Smithsonian Collections Blog

Highlighting the hidden treasures from over 2 million collections

Collections Search Center

Tuesday, October 12, 2010

It's a Mystery to Me

Like most any other archives, the Archives of American Gardens (AAG) includes unidentified photographic images that lack the most basic information including a caption, date, and photographer.  While we are all guilty of taking pictures that we never get around to labeling, this omission poses a major challenge in an archives.  Lack of information translates directly to a loss of informational value.
Unidentified Garden in Oldwick, New Jersey, 1996.

Archives of American Gardens’ staff has created a website for its ‘Mystery Gardens’ in the hopes that the public might be able to identify some of the more recognizable gardens.  While gardens are all about plants, an architectural feature like a fence, sundial or shed is typically needed in order to furnish important clues that someone might recall.  Recently, an AAG volunteer was able to narrow down the date of an early twentieth century image by determining when a particular license plate seen in it was issued!
Unidentified Garden in Massachusetts,

While sometimes the clues are tantalizingly specific, they don’t answer the countless questions that arise when studying a photograph.  The image of the New York City penthouse garden below, for instance, shows the Queensboro Bridge in the background and the New York Hospital (now the New York-Presbyterian Hospital-Weill Cornell Medical Center) on the right.  What it doesn’t reveal is who owned the garden, who designed the garden, where the statue came from, what the challenges of maintaining this particular rooftop garden were, how the garden space was used, and on and on and on.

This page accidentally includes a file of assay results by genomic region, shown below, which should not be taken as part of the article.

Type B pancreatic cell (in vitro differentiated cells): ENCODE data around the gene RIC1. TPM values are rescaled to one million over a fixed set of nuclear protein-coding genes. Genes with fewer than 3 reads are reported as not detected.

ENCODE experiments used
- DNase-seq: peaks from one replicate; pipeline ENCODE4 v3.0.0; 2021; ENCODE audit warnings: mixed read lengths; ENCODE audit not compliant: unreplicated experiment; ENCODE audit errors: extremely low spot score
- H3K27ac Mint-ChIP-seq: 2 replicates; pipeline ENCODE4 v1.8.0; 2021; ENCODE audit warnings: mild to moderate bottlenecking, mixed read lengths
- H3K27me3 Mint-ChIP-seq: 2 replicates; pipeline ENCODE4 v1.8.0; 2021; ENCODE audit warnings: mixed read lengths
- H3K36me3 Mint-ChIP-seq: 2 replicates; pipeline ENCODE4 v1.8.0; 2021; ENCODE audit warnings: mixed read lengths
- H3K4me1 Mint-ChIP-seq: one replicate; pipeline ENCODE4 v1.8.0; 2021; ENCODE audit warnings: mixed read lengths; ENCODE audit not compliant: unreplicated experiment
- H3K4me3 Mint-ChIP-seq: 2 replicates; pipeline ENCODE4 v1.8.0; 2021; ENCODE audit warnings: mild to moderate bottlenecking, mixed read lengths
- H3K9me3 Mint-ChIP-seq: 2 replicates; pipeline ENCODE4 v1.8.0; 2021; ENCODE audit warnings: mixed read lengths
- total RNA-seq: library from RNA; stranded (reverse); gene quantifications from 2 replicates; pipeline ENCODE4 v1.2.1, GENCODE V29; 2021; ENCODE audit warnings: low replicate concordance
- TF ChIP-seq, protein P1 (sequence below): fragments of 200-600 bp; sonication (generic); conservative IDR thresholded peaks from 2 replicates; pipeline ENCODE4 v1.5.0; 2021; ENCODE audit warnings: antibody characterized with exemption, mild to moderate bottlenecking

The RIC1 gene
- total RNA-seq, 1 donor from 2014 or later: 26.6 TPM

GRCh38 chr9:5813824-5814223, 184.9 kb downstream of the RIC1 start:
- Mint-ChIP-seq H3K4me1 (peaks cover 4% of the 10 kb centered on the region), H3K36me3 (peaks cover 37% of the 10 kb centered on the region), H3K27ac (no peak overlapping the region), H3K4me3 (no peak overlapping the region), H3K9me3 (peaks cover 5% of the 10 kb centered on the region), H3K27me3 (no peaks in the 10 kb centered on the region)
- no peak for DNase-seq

Unidentifed Garden in New York, New York, c.1960s-70s.

American Archives Month is an excellent time to remind ourselves about the importance of recording both the facts and stories that photographs document.   While they may be apparent to the photographer at the time the image was taken, time has a way of obscuring the details that researchers need in order to interpret history accurately.  To avoid mysteries in your own family’s archives, make it a goal to label and describe the significance of those images that are important to you.

Joyce Connolly, Museum Specialist
Archives of American Gardens
Smithsonian Gardens 


  1. Joyce, what can you tell me about the original print (or reversed negative?) that is scanned in the Unidentifed Garden in New York, New York, c.1960s-70s? Am I seeing a metal slide crimped negative holder surrounding the image, or is this a glass positive slide in a metal wrapper, or are all these printed/carried over into a contact print? I think I can make out the letters (reversed) Kodak.

  2. Nice job!, You certainly are giving your visitors a lot of precious info. This blog will be a hit!
    I just love blogging and as i get spare time from busy schedule i start working on it. Wonderful post, I really enjoyed reading it!